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Samuel Victor Albert (Alberto) Zelman (1874–1927)

by Thérèse Radic

This article was published:

Samuel Victor Albert (Alberto) Zelman (1874-1927), conductor, violinist and teacher, was born on 15 November 1874 in North Melbourne, eldest son of Alberto Zelman, a musician from Austria, and his English wife Harriott Eliza (Emily), née Hodgkinson. Alberto junior was a violin prodigy, making his first public appearance aged 6. His early teachers were his father, Roberto Bima, an Italian viola player with the Lyster Opera Company, and Henry Curtis, a violinist and family friend. Educated at King's College, Fitzroy, and Hawthorn State School, in his adolescence he formed an orchestra which rehearsed in the homes of wealthy patrons; compelled by the need to understand his work as a conductor, he learned to play all the standard orchestral instruments.

At 17 Zelman toured Tasmania and New Zealand with the soprano Amy Sherwin. When several influential Melbourne patrons attempted to raise funds to further his education abroad, his father opposed the move, thereby preventing his son from acquiring a conventional musical education, but encouraging in its place self-help which produced an independence of mind and an original concept of musical values.

A member of the orchestra founded by G. W. L. Marshall-Hall in 1892, Zelman led the second violins from 1900. He left in 1910 to join the rival but short-lived Professional Orchestra, becoming its first conductor. In 1901-10 he taught violin at the Marshall-Hall Conservatorium (later known as the Albert Street and later still as the Melba Conservatorium) and thereafter at the conservatorium of the University of Melbourne. He was a member of the university's board of examiners in music from 1906. Zelman resigned his university post when Marshall-Hall was reinstated as Ormond professor of music in 1915. A long-standing quarrel between the two, of considerable importance to Zelman's career, was left unresolved when Marshall-Hall died that year.

In his early twenties Zelman had directed light opera for George Musgrove, but refused subsequent offers to conduct in the United States of America: the prospect of such a career was unattractive to his nature and temperament. He formed the Melbourne Symphony Orchestra in 1906 which remained a largely amateur body until it was supplemented by professionals following World War I. In 1905 he had founded the Melbourne String Quartette and after 1918 established the British Music Society Quartette. Choirmaster of the Independent Church, Collins Street, he was also conductor (1911-27) of the Royal Melbourne Philharmonic Society, for which his own orchestra played. He founded the Orchestral League in 1922 and was at various times a member of the executives of the Musical Society of Victoria, the British Music Society and the Savage Club.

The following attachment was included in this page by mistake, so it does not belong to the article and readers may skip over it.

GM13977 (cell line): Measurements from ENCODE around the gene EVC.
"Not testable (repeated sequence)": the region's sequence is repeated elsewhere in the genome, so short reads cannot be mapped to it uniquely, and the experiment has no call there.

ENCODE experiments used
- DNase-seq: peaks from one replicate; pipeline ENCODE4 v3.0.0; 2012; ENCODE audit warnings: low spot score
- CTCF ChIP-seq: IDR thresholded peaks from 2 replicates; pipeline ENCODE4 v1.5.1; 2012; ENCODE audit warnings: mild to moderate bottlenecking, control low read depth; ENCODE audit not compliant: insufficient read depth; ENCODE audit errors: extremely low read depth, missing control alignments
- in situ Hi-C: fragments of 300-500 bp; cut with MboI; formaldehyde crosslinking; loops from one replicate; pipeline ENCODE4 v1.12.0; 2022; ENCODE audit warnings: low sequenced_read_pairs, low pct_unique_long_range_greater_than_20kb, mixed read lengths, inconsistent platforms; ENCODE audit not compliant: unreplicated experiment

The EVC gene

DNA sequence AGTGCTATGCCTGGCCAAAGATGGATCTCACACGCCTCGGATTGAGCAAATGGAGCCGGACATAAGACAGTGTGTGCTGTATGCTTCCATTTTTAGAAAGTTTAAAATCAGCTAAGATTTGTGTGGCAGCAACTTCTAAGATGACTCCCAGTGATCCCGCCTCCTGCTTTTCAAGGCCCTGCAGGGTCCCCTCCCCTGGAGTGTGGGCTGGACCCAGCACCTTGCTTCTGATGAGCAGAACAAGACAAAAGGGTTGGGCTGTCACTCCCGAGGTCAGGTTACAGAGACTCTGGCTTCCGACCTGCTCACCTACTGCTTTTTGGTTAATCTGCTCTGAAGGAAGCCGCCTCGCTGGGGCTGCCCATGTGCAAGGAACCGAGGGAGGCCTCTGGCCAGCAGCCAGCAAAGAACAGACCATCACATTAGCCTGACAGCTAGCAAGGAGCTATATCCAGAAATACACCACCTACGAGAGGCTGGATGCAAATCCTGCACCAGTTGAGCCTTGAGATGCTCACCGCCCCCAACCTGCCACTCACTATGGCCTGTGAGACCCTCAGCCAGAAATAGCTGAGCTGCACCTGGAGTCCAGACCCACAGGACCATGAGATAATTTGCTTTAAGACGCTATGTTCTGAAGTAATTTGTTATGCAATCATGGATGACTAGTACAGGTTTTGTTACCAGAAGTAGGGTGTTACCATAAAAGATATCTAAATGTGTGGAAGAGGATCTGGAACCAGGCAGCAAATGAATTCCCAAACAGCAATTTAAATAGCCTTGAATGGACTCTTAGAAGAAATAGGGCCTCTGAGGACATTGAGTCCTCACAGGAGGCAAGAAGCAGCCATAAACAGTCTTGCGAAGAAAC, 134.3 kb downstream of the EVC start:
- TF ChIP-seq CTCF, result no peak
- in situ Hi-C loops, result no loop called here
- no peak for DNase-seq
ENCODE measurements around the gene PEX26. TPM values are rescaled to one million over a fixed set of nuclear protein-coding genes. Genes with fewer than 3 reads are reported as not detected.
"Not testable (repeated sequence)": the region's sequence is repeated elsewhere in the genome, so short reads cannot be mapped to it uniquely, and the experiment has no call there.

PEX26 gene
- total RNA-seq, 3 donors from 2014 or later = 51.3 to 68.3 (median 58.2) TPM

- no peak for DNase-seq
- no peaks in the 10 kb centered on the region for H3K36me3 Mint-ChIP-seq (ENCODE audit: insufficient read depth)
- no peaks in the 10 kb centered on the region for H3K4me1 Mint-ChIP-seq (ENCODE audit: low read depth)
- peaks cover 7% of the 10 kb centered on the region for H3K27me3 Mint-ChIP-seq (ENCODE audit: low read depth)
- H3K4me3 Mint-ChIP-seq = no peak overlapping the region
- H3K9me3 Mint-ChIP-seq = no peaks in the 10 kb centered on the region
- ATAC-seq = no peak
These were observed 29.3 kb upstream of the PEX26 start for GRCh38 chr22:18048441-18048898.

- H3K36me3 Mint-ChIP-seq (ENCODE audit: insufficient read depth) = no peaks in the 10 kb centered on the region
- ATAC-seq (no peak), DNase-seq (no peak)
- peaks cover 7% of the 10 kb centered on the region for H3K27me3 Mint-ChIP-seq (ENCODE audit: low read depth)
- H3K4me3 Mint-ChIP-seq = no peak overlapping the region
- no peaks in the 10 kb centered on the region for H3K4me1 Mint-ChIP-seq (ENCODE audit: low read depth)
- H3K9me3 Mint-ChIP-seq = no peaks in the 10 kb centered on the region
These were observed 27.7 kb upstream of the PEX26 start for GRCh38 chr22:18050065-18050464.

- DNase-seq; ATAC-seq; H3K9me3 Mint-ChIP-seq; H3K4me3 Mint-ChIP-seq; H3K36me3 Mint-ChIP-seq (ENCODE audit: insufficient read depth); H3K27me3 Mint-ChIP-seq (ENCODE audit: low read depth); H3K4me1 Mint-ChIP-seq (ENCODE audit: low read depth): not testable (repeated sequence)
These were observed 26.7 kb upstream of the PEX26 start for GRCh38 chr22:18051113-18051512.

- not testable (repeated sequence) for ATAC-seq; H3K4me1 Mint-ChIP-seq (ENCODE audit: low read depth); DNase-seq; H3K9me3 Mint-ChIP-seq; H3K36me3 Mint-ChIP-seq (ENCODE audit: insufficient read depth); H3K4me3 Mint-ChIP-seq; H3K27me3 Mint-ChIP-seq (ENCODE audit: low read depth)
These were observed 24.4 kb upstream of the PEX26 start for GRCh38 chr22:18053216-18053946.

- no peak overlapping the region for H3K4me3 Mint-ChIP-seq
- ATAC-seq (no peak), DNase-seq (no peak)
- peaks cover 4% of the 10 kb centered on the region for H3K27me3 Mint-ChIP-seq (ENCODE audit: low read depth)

On 6 April 1912, at Hawthorn, Zelman had married with Australian Church forms the soprano Maude Harrington Jenkins. They remained childless and lived in a rented flat at Hawthorn. In 1922 they spent several months in Europe where Zelman conducted the Berlin Philharmonic and the London Symphony orchestras, with Maude as soloist. He was enthusiastically received in Berlin and, although London was not impressed by his performances, returned to Australia with an enhanced reputation which increased the demand for his services.

Small, slight and never robust, Zelman rapidly exhausted himself. He died of complicated gastroenteritis on 3 March 1927 at Hawthorn and was buried in Box Hill cemetery. There is a tablet to his memory in St Paul's Cathedral, Melbourne, and at the Savage Club a light burns in his honour. Ranked at the time of his death as the country's foremost violinist and conductor, he was described by a contemporary Isabelle Moresby as 'an unselfish pioneer' who had 'none of the tricks and eccentricities often associated with genius'. Students and players left lavish testimonials to a teacher and friend who was personally unambitious, but evoked enduring devotion. The Zelman Memorial Symphony Orchestra was founded by his followers in 1933.

Select Bibliography

  • D. M. Dow, Melbourne Savages (Melb, 1947)
  • I. Moresby, Australia Makes Music (Melb, 1948)
  • W. A. Carne, A Century of Harmony (Melb, 1954)
  • T. Radic, G. W. L. Marshall-Hall (Perth, 1982)
  • D. Fairweather, Your Friend Alberto Zelman (Melb, 1984)
  • M. T. Radic, Some Historical Aspects of Musical Associations in Melbourne, 1888-1915 (Ph.D. thesis, University of Melbourne, 1977)
  • letter from E. Rofe, 2 Dec 1974, to author
  • Zelman collection (State Library of Victoria).

Related Entries in NCB Sites

Citation details

Thérèse Radic, 'Zelman, Samuel Victor Albert (Alberto) (1874–1927)', Australian Dictionary of Biography, National Centre of Biography, Australian National University,, published first in hardcopy 1990, accessed online 13 June 2024.

This article was published in hardcopy in Australian Dictionary of Biography, Volume 12, (Melbourne University Press), 1990

View the front pages for Volume 12

© Copyright Australian Dictionary of Biography, 2006-2024

Life Summary [details]


15 November, 1874
Melbourne, Victoria, Australia


3 March, 1927 (aged 52)
Hawthorn, Melbourne, Victoria, Australia

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